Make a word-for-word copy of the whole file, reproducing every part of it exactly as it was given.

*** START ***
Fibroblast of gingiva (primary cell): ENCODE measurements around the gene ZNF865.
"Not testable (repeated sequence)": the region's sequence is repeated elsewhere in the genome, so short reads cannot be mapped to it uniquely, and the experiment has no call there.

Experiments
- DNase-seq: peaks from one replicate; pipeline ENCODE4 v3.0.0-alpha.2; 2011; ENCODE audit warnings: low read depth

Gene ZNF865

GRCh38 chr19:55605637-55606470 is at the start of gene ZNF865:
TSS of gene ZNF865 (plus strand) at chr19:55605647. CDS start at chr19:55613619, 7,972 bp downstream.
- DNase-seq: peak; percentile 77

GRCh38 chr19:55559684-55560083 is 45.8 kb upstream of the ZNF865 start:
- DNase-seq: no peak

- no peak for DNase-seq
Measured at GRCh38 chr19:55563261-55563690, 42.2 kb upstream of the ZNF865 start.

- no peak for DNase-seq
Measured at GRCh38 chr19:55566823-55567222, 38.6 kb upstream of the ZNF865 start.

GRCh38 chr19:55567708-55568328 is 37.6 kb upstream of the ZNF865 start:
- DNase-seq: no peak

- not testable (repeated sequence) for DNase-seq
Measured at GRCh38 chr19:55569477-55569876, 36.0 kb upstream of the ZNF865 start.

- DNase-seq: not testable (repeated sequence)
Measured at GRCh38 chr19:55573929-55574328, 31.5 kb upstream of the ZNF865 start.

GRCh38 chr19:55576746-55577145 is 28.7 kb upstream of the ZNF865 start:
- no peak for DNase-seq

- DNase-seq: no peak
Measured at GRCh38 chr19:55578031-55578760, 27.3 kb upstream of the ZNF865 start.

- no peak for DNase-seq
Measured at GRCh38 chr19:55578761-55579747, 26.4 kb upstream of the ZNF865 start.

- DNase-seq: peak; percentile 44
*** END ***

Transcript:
Fibroblast of gingiva (primary cell): ENCODE measurements around the gene ZNF865.
"Not testable (repeated sequence)": the region's sequence is repeated elsewhere in the genome, so short reads cannot be mapped to it uniquely, and the experiment has no call there.

Experiments
- DNase-seq: peaks from one replicate; pipeline ENCODE4 v3.0.0-alpha.2; 2011; ENCODE audit warnings: low read depth

Gene ZNF865

GRCh38 chr19:55605637-55606470 is at the start of gene ZNF865:
TSS of gene ZNF865 (plus strand) at chr19:55605647. CDS start at chr19:55613619, 7,972 bp downstream.
- DNase-seq: peak; percentile 77

GRCh38 chr19:55559684-55560083 is 45.8 kb upstream of the ZNF865 start:
- DNase-seq: no peak

- no peak for DNase-seq
Measured at GRCh38 chr19:55563261-55563690, 42.2 kb upstream of the ZNF865 start.

- no peak for DNase-seq
Measured at GRCh38 chr19:55566823-55567222, 38.6 kb upstream of the ZNF865 start.

GRCh38 chr19:55567708-55568328 is 37.6 kb upstream of the ZNF865 start:
- DNase-seq: no peak

- not testable (repeated sequence) for DNase-seq
Measured at GRCh38 chr19:55569477-55569876, 36.0 kb upstream of the ZNF865 start.

- DNase-seq: not testable (repeated sequence)
Measured at GRCh38 chr19:55573929-55574328, 31.5 kb upstream of the ZNF865 start.

GRCh38 chr19:55576746-55577145 is 28.7 kb upstream of the ZNF865 start:
- no peak for DNase-seq

- DNase-seq: no peak
Measured at GRCh38 chr19:55578031-55578760, 27.3 kb upstream of the ZNF865 start.

- no peak for DNase-seq
Measured at GRCh38 chr19:55578761-55579747, 26.4 kb upstream of the ZNF865 start.

- DNase-seq: peak; percentile 44